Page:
I tried to change my resting bitch face — here’s what happened

I tried to change my resting bitch face — here’s what happened

I tried to change my resting bitch face — here’s what happened

Recently, a guy told me that I would attract more guys if I changed my resting bitch face (RBF). As great as I am at hiding my feelings, for some reason, I couldn’t mask how hurt I felt by his comment. “So,” I said hesitantly, “You’re saying I should change myself?” I waited anxiously for his answer. “Probably,” he said, awarding me a brief glance before he returned to his phone.

I was already frustrated enough with how often people mistook my RBF for me being angry or sad. My friends would constantly ask me, “Why are you in such a gloomy mood?” when I was actually perfectly fine. People would often ask me why I was angry, and then get defensive when I told them I wasn’t. I was getting pretty sick of it, but I had never realized that it might be the reason people considered me unapproachable. When this guy told me in such a blunt, harsh way that my face was the problem, I decided I had to do something about it.

I became determined to change the way my face naturally fell. I wanted to become more approachable, so I spent some time researching ways to appear relaxed. I began my research with YouTube videos. Most of the ones I saw had one thing in common: The girls in the videos were clearly annoyed with how people perceived them. I saw a video where a girl gave a makeup tutorial that makes your face look happier by redrawing your eyebrows in a different shape, and using lots of pink makeup. She started the video off by listing a few of the things people have said to her as a result of RBF, like, “Are you mad at me?” and, “Smile more!” I saw another video from the Today Show that talked about how the term started and the science behind why people react to women’s faces the way they do, which I didn’t find super useful until they interviewed the creator of the CollegeHumor RBF video that sparked the whole controversy.

I read an article that recommended apps and books that would help me smile more. There’s even something called “Face Pilates”, which I tried but kept forgetting to do on a regular basis. A dermatology website recommended face fillers, which kind of shocked me. The articles I related to the most were the ones where women talked about how RBF has made them seem unlikable and why they begrudgingly tried to change. I finally decided smiling all the time would be the easiest, least expensive way, but I just looked deranged.

I became so frustrated that my resting bitch face eventually turned into an actual bitch face. I couldn’t manage to change my appearance and look relaxed for longer than a few minutes. I would catch myself frowning, brows furrowed as I concentrated on whatever task I was working on. In a last-ditch effort to change, I asked my friend to keep me accountable. She forgot. I forgot. My RBF remained.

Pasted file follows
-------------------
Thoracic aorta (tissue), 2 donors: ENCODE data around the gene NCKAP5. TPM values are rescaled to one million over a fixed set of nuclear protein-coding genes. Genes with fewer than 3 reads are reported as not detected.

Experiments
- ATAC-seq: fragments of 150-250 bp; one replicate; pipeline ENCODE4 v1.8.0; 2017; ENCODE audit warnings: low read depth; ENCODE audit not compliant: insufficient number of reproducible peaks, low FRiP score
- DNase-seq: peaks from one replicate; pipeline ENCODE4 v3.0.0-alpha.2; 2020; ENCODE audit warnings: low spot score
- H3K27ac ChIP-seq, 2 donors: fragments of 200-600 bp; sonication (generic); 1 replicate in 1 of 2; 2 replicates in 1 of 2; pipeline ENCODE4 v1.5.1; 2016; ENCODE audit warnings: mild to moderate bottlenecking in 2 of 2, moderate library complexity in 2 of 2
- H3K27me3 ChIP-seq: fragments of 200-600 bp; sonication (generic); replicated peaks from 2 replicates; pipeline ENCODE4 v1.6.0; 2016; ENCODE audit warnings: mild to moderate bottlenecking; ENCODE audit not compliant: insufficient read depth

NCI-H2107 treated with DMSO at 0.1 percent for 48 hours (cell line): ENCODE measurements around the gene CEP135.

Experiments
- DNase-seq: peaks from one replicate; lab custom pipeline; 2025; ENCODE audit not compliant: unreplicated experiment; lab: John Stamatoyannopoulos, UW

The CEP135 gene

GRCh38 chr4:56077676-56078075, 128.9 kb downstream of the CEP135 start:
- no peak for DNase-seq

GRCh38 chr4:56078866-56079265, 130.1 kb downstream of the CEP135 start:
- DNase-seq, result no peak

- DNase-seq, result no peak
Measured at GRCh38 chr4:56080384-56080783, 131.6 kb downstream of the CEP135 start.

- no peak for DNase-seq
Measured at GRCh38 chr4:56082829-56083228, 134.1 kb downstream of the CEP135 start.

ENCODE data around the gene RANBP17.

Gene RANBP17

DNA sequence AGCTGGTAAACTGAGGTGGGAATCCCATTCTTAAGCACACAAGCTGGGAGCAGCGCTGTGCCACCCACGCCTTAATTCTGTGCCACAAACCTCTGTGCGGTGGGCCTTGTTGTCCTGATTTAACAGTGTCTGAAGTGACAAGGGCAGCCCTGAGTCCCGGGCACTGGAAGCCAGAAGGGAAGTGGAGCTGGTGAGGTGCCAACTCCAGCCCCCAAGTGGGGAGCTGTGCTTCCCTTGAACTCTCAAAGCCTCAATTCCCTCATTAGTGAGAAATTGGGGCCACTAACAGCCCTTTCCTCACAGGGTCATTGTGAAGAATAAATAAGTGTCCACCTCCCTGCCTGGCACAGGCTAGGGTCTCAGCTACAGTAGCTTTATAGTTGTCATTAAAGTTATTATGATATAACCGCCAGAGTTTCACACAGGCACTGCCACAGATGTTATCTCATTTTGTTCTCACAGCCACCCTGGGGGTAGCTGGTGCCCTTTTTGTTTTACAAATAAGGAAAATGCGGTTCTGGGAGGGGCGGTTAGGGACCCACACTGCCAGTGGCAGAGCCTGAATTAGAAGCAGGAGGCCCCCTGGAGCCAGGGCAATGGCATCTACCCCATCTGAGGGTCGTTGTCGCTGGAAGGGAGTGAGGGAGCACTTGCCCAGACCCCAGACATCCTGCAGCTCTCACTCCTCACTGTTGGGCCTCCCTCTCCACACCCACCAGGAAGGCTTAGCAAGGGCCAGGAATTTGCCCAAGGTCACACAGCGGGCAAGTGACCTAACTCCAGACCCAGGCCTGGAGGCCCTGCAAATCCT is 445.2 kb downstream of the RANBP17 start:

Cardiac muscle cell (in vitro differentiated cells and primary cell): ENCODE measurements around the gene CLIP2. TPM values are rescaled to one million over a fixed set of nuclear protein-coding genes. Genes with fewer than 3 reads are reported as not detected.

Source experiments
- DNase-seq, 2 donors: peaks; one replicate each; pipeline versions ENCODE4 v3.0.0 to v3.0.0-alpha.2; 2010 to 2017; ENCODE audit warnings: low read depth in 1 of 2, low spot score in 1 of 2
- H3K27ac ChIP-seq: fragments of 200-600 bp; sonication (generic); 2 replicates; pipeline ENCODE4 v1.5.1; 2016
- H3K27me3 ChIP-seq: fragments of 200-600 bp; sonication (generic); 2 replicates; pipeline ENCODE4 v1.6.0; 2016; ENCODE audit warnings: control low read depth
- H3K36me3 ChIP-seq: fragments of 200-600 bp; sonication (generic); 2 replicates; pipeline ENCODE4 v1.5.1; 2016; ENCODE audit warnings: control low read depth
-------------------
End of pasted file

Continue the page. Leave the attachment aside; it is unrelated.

I finally saw a video where a girl said she couldn’t care less about her RBF, but said she understood what it was like for other people. She listed a few ways to do it, like plastic surgery (“That’s actually kind of expensive. I could buy a thousand boxes of Oreos with that money”), tape (“Do you think people will notice?”), and makeup (“I might look a little Joker-ish”). She ended the video by saying all you could do was learn to love it and not care about what other people think.

At this point, I decided to take a hard look at the whole situation. Most of my research consisted of girls telling me to either accept my RBF or to change it. I felt confused and unsure of myself. Something I had never really seen as an issue had suddenly spun out of control. I tried to remember why I had been so determined to rid myself of my RBF in the first place. To get guys to talk to me? To seem more appealing? The whole thing suddenly seemed ridiculous to me. Why should I try to change something about myself for the sake of others? Is it because I’m a woman? Nobody tells Kanye West to smile more, yet Kristen Stewart hears it all the time.

Just because I’m not constantly flashing a toothy grin doesn’t mean that I’m angry or annoyed. Chances are I’m just deep in thought. I’m a very happy person, I love life wholeheartedly, even if my face doesn’t always show it. So after a week of trying to change a natural part of me, I decided to take Justin Bieber’s advice and love myself — and that includes my RBF.

The post I tried to change my resting bitch face — here’s what happened appeared first on HelloGiggles.

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